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Deeper Meaning

Divers at Pearl Harbor in Hawaii
help to maintain USS Arizona and the
memory of those who served on the ship.

Twenty-five feet below the surface of Pearl Harbor in the shimmering oil-dappled water surrounding the USS Arizona, a beautiful school of rare golden ulua fish play amongst spotted eagle rays, sea turtles, and some of the largest puffer fish to be found in the Pacific Ocean.

diver

Above: Visitors peer into the water from the USS Arizona Memorial in Pearl Harbor. National Park Service

In Title: National Park Service divers are responsible for checking the condition of the Arizona, but they also are called to inter the remains of crew members who wished to rest below the water with their fellow shipmates. National Park Service

Below: Billy Crowe, national park ranger, was one of the divers for the Arizona. Photo by Bruce N. Meyer

Crowe

Marine life thrives in Pearl Harbor, designated by the Navy as a no-fishing zone because, in part, of what shares the water with these sea creatures – the cemetery for the 1,177 men who died on the Arizona on Dec. 7, 1941.

Very few people have experienced this captivating underwater world. However, Scott Pawlowski sees it almost every week. He is a certified diver and one of four employees of the National Park Service whose jobs include the underwater maintenance and care of the Arizona.

“Diving the Arizona is certainly a spiritual experience,” said Pawlowski, chief of cultural and natural resources. “We all feel a deep commitment to the crew of the Arizona and all of the survivors of that horrible day.”

The greatest honor the divers experience, say those involved, is when they are called upon to inter the remains of Arizona crew members who survived the war, but whose last wish has been to be with their shipmates.

Over the years, the National Park Service has interred the ashes of 39 former sailors who served on the Arizona at the time of the attack. Pawlowski has participated in 12 services. Only seven of the ship's crew members remain alive.

Such ceremonies take place near the end of the day after the memorial has been closed to the public. Escorted by Navy and park service officials, family members pass the urn to the divers already in the water. They then swim to the area that had been gun turret four and simply insert the urn into an opening in the ship. This area was chosen because it allows the urn to go deeper into the ship where it is believed most of the crew members rest.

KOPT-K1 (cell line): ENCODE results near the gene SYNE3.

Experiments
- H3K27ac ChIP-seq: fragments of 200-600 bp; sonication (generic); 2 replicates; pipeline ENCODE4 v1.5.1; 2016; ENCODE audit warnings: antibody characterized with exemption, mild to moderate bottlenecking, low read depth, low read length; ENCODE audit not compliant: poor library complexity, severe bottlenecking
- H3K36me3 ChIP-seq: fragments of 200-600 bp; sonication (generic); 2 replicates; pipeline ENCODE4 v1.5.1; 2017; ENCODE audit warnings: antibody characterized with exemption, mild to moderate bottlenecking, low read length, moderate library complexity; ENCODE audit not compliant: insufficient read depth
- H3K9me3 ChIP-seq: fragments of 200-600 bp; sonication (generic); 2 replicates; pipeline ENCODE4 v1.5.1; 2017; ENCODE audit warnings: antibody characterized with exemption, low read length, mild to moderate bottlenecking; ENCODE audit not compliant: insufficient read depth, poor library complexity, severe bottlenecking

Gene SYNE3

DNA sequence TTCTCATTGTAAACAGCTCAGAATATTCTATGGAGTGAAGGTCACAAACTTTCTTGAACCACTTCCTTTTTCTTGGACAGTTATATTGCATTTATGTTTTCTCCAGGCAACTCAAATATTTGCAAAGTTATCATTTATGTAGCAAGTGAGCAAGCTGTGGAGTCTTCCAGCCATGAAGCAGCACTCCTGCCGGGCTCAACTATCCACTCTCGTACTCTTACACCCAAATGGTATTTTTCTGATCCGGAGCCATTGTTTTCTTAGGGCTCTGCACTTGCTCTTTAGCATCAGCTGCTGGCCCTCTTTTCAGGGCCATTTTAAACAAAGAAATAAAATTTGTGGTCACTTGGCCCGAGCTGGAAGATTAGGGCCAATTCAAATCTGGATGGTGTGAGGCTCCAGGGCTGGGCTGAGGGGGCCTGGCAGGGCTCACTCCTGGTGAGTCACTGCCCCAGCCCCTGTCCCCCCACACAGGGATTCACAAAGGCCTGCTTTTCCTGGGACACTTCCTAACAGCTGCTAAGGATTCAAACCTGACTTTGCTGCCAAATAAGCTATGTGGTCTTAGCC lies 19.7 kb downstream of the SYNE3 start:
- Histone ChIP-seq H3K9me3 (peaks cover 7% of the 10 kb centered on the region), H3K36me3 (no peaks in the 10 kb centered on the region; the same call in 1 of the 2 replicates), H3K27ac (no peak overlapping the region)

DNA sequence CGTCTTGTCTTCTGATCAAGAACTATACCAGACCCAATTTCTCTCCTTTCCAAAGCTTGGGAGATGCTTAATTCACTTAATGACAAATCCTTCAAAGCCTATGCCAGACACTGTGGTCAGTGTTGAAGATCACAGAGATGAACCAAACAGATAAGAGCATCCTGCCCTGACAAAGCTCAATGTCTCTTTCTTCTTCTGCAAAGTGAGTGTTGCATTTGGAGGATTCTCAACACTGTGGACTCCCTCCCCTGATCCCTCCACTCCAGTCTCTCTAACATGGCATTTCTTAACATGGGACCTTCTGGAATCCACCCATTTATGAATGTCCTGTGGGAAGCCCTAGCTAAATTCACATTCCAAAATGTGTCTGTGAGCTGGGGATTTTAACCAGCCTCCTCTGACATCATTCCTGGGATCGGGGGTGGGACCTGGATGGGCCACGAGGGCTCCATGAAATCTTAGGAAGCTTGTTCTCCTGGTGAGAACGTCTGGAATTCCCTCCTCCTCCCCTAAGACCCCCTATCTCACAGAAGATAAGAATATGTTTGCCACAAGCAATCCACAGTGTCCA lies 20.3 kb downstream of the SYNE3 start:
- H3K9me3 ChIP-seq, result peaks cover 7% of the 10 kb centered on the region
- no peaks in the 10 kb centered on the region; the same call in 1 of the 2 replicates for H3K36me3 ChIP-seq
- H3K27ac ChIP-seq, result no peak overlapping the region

“The times I’ve placed the urn in the ship, it seems there is a current or draw from within that gently removes the urn from my hands and returns the sailor to his crew,” said park ranger and former diver Billy Crowe.

The underwater part of the service is broadcast via closed-circuit television to family members who can witness the placement of the remains.

At other times, the park service has conducted “live dives” broadcast via the park website, pointing out various aspects of the ship and its condition.

Much of what the dive team does is simply clean up debris, accidentally or carelessly dropped by the nearly 2 million people who visit the WWII Valor in the Pacific National Monument each year. Cell phones, sunglasses, hats, and more fill multiple trash bags.

The team also checks on the condition of the navigational buoys and the dock by which visitors access the memorial. They also document the condition of the Arizona itself.

“What most people don't realize is that the Arizona doesn't rest on the bottom of the harbor,” said Crowe. “It is blasted into the ocean floor by more than 20 feet from the force of the explosion.”

The Arizona burned for three days, consuming a good portion of nearly 1.4 million gallons of fuel on the ship when she sank. Navy salvage efforts later removed about 300,000 gallons. It is estimated about a half million gallons remain within the ship. The small oil slick on the water's surface above the Arizona, a phenomenon survivors have dubbed “black tears,” is a result of about two gallons that seeps out each day.

“We can’t see where the oil originates because it seeps through the silt in the ocean floor in a couple of places,” said Pawlowski. “When the light is right, we can see oil in some of the overhead compartments.”

During salvage operations conducted by the Navy during WWII and later in 1961 when the Arizona Memorial was under construction, parts of the hull were removed, exposing the galley and some living quarters. Pots on the stove and water pitchers on the table appear to have not been disturbed as the ship sank. In one restroom, divers can see a hair tonic bottle, unbroken but embedded in a steel wall from the force of the blast.

On a recent dive, Pawlowski and a colleague saw a shoe they had never noticed before. It appears to be a military issue piece of footwear from the period and is encrusted with sea life, indicating it has been underwater for decades. Why they had never seen it before is one of the mysteries of the Arizona.

Diana Lambdin Meyer is a contributor from Parkville, Mo.

March/April 2016 Issue

BEFORE YOU GO

For details of upcoming live dive broadcasts, visit www.nps.gov/valr or watch an interment ceremony video

AAA Travel can assist you in planning a trip to the island of Oahu so you can see the WWII Valor in the Pacific National Monument for yourself. Visit AAA.com/travel.

 


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